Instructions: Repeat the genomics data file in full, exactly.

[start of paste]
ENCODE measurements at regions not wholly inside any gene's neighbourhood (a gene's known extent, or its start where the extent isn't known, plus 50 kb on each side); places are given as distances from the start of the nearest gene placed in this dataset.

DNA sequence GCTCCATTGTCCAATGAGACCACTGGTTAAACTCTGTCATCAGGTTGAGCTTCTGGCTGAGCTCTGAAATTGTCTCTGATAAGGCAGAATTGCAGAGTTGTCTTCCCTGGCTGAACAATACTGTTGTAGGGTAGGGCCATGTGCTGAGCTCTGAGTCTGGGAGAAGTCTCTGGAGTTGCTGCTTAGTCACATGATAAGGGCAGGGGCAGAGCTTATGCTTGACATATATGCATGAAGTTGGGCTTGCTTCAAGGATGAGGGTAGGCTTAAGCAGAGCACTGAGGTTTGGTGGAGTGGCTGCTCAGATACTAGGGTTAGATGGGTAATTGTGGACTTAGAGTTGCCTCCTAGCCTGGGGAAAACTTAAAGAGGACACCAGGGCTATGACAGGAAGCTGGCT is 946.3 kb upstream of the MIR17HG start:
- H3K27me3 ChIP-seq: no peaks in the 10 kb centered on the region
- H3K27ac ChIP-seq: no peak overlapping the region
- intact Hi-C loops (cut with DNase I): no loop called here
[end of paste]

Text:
ENCODE measurements at regions not wholly inside any gene's neighbourhood (a gene's known extent, or its start where the extent isn't known, plus 50 kb on each side); places are given as distances from the start of the nearest gene placed in this dataset.

DNA sequence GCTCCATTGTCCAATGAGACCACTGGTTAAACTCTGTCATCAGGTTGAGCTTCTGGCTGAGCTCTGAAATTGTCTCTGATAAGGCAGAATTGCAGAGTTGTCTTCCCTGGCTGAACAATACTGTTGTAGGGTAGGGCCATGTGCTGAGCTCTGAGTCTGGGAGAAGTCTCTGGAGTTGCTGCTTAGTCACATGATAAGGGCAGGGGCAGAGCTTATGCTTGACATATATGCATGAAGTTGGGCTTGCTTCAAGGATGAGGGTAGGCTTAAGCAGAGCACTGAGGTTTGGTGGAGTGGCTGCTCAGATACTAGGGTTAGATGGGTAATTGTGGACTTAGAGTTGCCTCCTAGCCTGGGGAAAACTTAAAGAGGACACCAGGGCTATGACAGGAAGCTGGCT is 946.3 kb upstream of the MIR17HG start:
- H3K27me3 ChIP-seq: no peaks in the 10 kb centered on the region
- H3K27ac ChIP-seq: no peak overlapping the region
- intact Hi-C loops (cut with DNase I): no loop called here